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KUALA LUMPUR, Nov 23 -- Economic sanctions meant to punish those in power in Kabul are instead freezing millions of people across Afghanistan out of the basics they need as the winter begins, said director of operations for the International Committee of the Red Cross (ICRC), Dominik Stillhart.
Expressing his frustration over the situation that he described as a man-made suffering, Stillhart in a statement made available to Bernama on Monday said sanctions on banking services has sent the country's economy into free-fall and holding up bilateral aid.
“I am livid,” he said.
“Municipal workers, teachers, and health staff haven’t been paid in five months. They walk up to two hours to work instead of taking public transportation. They have no money to buy food; their children go hungry, get dangerously thin, and then die,” he added.
More than 22 million Afghans will face crisis or emergency levels of acute hunger between November 2021 and March 2022, according to the latest Integrated Food Security Phase Classification (IPC) report.
“The desperation can be seen in the huge crowds lining up in front of banks at 5 am in the hope that they can withdraw a little bit of cash,” he said.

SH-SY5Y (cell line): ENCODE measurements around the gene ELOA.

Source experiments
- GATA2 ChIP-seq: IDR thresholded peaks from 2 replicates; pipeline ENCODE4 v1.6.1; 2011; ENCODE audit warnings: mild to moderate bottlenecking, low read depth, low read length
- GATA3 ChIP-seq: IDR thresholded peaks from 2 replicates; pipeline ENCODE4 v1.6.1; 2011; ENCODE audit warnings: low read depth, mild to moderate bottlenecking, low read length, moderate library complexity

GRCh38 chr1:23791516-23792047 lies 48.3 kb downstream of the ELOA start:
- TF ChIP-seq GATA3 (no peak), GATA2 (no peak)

Stillhart pointed out that at the paediatric intensive care unit the ICRC supports at Mirwais Regional Hospital in Kandahar, the number of children suffering from malnutrition, pneumonia and dehydration more than doubled from mid-August to September.
More broadly, severe and moderate global acute malnutrition is up 31 per cent around Kandahar compared with the same period in 2020.
“Region by region the severity of child malnutrition can be up to three times the emergency rating. This is a serious food crisis even before the worst of winter sets in,” he said.
Stillhart noted that the ICRC on Monday began supporting 18 regional and provincial hospitals and the 5,100 staff who work in them to help prevent total collapse of the public health system in Afghanistan.
This support, slated to last six months, includes funding for running costs and medical supplies, and will ensure the continuity of nearly half a million medical consultations per month.
“But it’s not enough. As the harsh winter sets with temperatures below freezing, the suffering will be immense as people lack the cash to heat their homes,” he said.
Thus, Stillhart said international community must engage with Afghanistan as it is the only way to prevent a total collapse of essential services like healthcare and education.
“Political considerations should not interfere with humanitarian action. A political solution must be found to avoid irreparable humanitarian consequences,” he said.
The ICRC also called for a clear carve-out for impartial humanitarian organisations engaged in exclusively humanitarian activities, and for its translation into domestic legislation. It is in everyone’s interest to see humanitarian activities operating smoothly in Afghanistan.
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